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Why We Never Ask: “Is It Safe For Infants To Sleep Alone?”

By James McKenna, PhD

Historical Origins of Scientific Bias in the Bed-sharing SIDS “Debate”

” Bad science sets out to make a point, looks neither to the left nor to the right but only straight ahead for evidence that supports the point it sets out to make. When it finds evidence it likes, it gathers it tenderly and subjects it to little or no testing.”

– Mark Vonnegut, The Boston Globe, October 24, 1999.

” Don’t sleep with your baby or put the baby down to sleep in an adult bed. The only safe place for babies to sleep is a crib that meets current safety standards and has a tight-fitting mattress.”

– Ann Brown, Commissioner, Consumer Product Safety Commission United States of America, September 29, 1999.

The debate about where infants should sleep and which hazards associated with different sleep environments are worth solving has never taken place on a level social or scientific playing field.

Moral beliefs about how and where infants and children should sleep in western cultures are both tied to, and reflected in, the methods and conditions used to study infant sleep. Data collected on solitary, bottle-fed infants currently serves as the “gold standard” in research methodology, despite the fact that both breastfeeding and forms of cosleeping are reaching historic highs. Thus, the pediatric sleep research community increasingly finds itself at odds with the behavior of the families it attempts to serve. This incongruity illustrates how tenacious traditional social and medical values and conventional understandings of infant sleep have become and why contemporary families feel so confused, frustrated, and unsupported.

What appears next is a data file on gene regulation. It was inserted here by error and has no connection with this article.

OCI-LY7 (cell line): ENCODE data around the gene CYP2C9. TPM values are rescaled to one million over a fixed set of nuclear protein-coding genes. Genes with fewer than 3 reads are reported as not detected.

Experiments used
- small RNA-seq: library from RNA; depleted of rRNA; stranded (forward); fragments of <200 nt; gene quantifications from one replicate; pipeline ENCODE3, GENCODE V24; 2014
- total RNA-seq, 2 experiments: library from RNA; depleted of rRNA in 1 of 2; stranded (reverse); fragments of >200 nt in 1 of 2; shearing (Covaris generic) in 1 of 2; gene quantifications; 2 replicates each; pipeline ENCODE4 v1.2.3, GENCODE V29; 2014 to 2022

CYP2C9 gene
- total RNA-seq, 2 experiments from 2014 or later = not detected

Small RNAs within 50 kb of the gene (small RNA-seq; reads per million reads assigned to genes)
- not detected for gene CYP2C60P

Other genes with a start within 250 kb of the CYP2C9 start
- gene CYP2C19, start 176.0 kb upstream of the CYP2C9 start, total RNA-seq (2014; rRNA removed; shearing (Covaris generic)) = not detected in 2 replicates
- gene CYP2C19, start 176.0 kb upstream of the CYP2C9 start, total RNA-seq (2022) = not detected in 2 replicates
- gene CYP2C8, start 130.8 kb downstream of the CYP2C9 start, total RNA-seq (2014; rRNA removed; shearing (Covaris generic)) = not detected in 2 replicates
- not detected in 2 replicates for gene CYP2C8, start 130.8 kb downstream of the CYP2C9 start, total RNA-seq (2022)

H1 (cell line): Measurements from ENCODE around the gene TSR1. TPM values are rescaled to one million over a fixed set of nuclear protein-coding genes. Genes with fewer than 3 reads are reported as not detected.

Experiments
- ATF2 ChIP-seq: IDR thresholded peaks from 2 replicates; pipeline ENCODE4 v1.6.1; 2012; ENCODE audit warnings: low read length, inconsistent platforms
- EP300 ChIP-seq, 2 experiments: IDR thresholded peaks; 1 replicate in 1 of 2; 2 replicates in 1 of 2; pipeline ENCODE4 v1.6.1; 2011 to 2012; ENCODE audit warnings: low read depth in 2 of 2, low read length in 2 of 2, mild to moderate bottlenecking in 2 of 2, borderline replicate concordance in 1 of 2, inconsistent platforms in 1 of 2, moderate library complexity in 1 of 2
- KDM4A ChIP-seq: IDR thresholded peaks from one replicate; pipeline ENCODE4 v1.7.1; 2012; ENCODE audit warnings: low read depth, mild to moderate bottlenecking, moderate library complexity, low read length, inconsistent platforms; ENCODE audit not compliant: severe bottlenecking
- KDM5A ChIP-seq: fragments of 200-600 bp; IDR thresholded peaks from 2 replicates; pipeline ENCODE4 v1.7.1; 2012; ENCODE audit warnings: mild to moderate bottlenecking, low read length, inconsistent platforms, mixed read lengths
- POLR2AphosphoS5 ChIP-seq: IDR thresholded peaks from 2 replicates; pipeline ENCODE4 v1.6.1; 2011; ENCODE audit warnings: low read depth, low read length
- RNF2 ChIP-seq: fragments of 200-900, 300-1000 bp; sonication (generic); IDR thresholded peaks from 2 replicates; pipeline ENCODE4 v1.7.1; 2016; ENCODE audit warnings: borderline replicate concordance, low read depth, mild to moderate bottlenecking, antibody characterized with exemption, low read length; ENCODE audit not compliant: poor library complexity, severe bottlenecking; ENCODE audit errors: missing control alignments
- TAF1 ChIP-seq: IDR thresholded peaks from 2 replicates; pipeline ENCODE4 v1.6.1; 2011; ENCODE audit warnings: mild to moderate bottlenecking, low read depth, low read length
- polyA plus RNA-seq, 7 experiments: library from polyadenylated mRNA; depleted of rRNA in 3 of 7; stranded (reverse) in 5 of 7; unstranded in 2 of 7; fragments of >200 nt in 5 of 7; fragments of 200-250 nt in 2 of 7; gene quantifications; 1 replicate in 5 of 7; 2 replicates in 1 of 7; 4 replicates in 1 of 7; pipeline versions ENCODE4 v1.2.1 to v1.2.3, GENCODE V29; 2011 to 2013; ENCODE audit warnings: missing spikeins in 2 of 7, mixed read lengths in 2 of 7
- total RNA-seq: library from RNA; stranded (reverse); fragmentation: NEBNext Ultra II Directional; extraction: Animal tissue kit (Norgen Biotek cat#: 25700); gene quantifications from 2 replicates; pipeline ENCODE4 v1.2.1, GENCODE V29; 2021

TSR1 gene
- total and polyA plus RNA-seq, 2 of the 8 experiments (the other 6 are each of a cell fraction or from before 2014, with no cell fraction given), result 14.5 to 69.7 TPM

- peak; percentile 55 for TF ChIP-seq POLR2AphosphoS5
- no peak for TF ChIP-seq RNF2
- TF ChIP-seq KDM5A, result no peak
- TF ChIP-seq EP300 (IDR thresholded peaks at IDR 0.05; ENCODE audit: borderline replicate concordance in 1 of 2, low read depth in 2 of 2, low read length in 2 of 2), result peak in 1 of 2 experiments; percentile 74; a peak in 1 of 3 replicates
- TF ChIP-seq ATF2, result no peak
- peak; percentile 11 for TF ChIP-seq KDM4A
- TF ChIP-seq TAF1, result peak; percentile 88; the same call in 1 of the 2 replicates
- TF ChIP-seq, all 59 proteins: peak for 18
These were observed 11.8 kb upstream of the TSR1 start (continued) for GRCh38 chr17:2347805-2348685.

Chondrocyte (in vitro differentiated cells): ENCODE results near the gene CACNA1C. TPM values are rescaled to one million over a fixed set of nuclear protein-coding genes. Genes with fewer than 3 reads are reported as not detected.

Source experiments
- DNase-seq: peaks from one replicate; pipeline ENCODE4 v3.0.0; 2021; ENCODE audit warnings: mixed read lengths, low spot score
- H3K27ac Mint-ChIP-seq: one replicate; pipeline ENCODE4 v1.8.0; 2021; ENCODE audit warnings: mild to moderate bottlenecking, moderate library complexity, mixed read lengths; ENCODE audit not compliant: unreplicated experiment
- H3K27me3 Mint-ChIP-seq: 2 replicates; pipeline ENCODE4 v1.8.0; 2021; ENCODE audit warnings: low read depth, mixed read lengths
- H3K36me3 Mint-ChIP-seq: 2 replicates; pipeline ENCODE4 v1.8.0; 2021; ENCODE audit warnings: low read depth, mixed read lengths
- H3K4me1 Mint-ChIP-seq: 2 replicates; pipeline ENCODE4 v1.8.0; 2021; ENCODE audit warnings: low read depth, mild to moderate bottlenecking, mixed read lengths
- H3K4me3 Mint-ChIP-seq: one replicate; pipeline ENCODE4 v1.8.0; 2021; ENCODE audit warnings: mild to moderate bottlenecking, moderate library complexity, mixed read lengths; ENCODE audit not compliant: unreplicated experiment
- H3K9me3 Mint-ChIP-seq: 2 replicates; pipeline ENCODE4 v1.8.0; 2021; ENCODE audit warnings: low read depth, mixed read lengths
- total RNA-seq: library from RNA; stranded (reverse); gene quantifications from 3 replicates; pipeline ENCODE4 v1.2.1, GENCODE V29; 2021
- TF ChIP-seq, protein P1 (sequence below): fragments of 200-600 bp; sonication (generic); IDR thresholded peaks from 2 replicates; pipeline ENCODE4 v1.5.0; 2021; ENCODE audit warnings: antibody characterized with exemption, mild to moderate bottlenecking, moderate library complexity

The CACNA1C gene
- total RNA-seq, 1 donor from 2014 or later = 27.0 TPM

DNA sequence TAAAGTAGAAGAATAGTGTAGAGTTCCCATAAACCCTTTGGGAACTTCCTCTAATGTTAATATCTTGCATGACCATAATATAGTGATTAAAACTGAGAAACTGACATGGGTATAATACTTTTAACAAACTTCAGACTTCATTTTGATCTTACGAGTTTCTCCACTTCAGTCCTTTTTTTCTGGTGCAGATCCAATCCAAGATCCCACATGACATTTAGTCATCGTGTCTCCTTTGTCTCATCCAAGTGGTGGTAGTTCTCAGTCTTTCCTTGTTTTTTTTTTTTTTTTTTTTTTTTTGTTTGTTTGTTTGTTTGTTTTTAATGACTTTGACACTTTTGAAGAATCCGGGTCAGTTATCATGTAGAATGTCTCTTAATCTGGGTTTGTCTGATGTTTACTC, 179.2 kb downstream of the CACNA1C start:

Inflammatory rhetoric, value judgments, mistaken presumptions, and reliance on anecdotal data play a major role in assisting anti-bed–sharing/co-sleeping researchers to promote their views. For example, the well-established distinctions between bed-sharing and dangerous couch sleeping have been ignored and used to inflate ” bed-sharing” death statistics. Research findings also fail to account for the difference between the practice of bed-sharing and modifiable factors, which may be associated with bed-sharing. Such conclusions move from evidence-based science to social ideology, making value-based judgments about what “problems” are worth solving and which are not.

In this commentary, I call attention to the cultural and historical origins of western moral beliefs about how infants should sleep, and the scientific practices that continue to define what constitutes healthy and desirable infant sleep. I also review our cultural history and propose an explanation as to how and why anti-bed–sharing researchers have used poor quality data to generate sweeping public health recommendations. This knowledge is critical if we are to move beyond the erroneous assumption that mother–infant co-sleeping is pathological rather than overwhelmingly adaptive and deserves to be supported for those parents who practice it.